It sounds right, but there is one more part of the equation that many leave out. Who exactly is the “Chinese Church”? Who are the people receiving the bibles?
One smuggling bibles is probably likely to tell you that he has a “network” of people who the bibles get passed on to and they distribute them throughout China. Not knowing much about China, the person sitting in the pew easily accepts this answer. But I want to challenge the “network.” Why? Because statistically one-half to two-thirds of China’s house church Christians are somewhat Charismatic (or liberal theology, such as, speaking in tongues, woman as pastors, and belief that one’s salvation can be lost). If you believe in historical Christianity, are theologically conservative, and/or are a fundamentalist that stands on the Word of God, then this is a problem.
Should conservative churches be using their missions money to help build and equip the charismatic churches?
I challenge the network because we know little about it and we are not allowed to know about it. For the purpose of “security reasons” we have allowed the “who” to not matter and have no accountability.
Is the “network” made up of like-minded believers who are in need of Bibles? Is there accountability in the system to deliver the Bibles and make sure they are getting delivered and used? Can the we know about the network and how everything operates?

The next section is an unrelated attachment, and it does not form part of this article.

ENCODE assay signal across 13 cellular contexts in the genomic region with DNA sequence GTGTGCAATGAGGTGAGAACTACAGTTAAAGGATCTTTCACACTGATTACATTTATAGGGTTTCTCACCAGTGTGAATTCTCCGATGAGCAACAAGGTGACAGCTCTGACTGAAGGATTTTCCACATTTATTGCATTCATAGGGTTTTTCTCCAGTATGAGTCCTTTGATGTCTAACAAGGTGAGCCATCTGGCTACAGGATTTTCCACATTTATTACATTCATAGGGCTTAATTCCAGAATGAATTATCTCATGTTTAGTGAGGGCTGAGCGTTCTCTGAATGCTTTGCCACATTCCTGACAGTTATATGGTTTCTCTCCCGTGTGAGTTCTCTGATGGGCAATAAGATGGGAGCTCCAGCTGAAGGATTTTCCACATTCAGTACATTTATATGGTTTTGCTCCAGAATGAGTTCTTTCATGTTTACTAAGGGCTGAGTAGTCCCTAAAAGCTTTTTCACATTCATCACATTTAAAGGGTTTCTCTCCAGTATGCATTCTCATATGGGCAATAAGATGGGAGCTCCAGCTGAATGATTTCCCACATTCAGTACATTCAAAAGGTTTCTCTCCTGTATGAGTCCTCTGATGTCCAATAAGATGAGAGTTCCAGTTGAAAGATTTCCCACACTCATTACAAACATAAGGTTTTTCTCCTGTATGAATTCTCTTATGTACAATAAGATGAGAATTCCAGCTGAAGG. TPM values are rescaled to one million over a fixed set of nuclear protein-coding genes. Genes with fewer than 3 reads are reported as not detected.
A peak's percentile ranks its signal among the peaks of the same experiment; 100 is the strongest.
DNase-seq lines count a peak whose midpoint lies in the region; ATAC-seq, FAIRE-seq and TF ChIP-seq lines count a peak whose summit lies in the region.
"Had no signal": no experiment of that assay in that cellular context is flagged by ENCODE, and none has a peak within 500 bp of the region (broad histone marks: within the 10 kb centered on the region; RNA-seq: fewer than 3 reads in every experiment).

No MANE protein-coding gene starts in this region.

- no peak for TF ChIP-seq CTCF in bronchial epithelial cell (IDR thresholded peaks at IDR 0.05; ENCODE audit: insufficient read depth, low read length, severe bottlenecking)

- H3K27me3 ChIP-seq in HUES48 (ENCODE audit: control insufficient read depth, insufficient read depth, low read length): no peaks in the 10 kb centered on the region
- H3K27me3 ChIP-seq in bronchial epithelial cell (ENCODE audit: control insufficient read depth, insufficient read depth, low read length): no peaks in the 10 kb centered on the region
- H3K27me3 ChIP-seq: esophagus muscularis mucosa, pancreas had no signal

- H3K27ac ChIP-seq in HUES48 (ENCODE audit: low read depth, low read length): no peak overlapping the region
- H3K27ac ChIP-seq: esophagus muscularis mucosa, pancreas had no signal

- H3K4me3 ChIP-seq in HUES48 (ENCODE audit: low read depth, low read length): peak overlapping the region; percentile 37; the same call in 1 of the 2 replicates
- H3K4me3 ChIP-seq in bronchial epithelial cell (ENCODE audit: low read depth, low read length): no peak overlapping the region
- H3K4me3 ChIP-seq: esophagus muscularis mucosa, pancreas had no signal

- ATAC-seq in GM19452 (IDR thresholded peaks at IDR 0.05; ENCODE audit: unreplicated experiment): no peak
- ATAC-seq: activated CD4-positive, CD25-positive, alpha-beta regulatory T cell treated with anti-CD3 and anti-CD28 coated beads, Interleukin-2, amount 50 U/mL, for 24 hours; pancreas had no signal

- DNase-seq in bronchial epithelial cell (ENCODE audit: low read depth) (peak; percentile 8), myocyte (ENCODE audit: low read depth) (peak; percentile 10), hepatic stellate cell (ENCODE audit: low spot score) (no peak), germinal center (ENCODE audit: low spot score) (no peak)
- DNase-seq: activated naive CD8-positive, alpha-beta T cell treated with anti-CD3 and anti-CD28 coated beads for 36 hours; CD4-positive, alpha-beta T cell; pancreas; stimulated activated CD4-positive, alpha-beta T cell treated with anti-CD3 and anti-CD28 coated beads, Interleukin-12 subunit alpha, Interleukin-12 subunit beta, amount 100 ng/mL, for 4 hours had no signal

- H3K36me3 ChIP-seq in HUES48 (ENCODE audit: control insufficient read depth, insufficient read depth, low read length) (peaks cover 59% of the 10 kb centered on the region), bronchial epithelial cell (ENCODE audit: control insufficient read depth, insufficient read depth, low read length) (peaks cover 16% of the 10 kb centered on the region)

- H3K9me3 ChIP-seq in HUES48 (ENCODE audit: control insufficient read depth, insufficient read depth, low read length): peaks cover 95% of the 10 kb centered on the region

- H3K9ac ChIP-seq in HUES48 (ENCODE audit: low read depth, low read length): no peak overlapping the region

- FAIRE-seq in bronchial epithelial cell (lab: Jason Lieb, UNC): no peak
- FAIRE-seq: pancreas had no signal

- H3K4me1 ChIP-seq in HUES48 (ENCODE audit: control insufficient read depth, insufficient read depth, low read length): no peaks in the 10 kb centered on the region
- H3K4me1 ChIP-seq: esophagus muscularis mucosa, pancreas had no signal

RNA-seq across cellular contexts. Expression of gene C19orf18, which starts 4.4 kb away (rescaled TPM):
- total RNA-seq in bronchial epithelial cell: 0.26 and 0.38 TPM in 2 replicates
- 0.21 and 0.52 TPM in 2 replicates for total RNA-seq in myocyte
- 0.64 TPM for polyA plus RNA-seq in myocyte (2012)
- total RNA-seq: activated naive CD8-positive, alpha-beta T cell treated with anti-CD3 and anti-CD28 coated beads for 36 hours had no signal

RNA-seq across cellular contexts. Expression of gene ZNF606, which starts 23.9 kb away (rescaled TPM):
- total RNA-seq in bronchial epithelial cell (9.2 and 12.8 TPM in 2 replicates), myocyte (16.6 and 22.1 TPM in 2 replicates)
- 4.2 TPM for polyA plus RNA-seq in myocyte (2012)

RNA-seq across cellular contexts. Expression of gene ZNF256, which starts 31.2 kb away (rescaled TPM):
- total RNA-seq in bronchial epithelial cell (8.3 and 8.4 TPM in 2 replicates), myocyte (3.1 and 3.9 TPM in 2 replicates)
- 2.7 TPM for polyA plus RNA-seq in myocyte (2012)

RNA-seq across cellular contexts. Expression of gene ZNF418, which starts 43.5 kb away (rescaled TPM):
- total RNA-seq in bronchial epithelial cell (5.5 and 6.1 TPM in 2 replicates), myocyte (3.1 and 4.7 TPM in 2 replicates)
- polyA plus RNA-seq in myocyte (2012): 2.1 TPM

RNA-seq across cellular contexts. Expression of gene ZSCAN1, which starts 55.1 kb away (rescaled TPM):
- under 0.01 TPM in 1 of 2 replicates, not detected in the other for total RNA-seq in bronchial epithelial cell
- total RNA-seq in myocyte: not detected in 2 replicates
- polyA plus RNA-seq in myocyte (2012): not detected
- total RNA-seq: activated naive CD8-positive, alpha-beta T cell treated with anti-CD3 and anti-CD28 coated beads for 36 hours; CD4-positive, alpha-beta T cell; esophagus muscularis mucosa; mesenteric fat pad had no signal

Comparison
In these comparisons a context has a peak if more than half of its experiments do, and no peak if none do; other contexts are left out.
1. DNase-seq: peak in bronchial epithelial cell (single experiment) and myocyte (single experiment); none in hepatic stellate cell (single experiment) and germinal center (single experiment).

Think about it this way: If there was a Charismatic church teaching their doctrine in your hometown and where requesting 200 Bibles from your church (to keep teaching their doctrine), would you provided them with bibles? Would you use your missions money to give that Charismatic church bibles?
Conclusion: I am not against bible smuggling “if” the church needing the bibles is of “like faith and practice” can’t afford to buy bibles on their own, don’t have a local place to get them, and need more than what we could get by legally buying them in China. Otherwise, I think there are better places that we could be spending our time and missions’ dollars. For example:
- Bible smugglers would have their time free to help train the local churches in correct doctrine.
- We could have more money available to help legally publish Christian books in China.
- We could support more missionaries to plant churches and train national leadership.
- Money is saved from the short-term teams used to smuggle Bibles in or their efforts could be re-directed toward evangelism.
So three post later, what do you think? To smuggle or not to smuggle, that is the question!?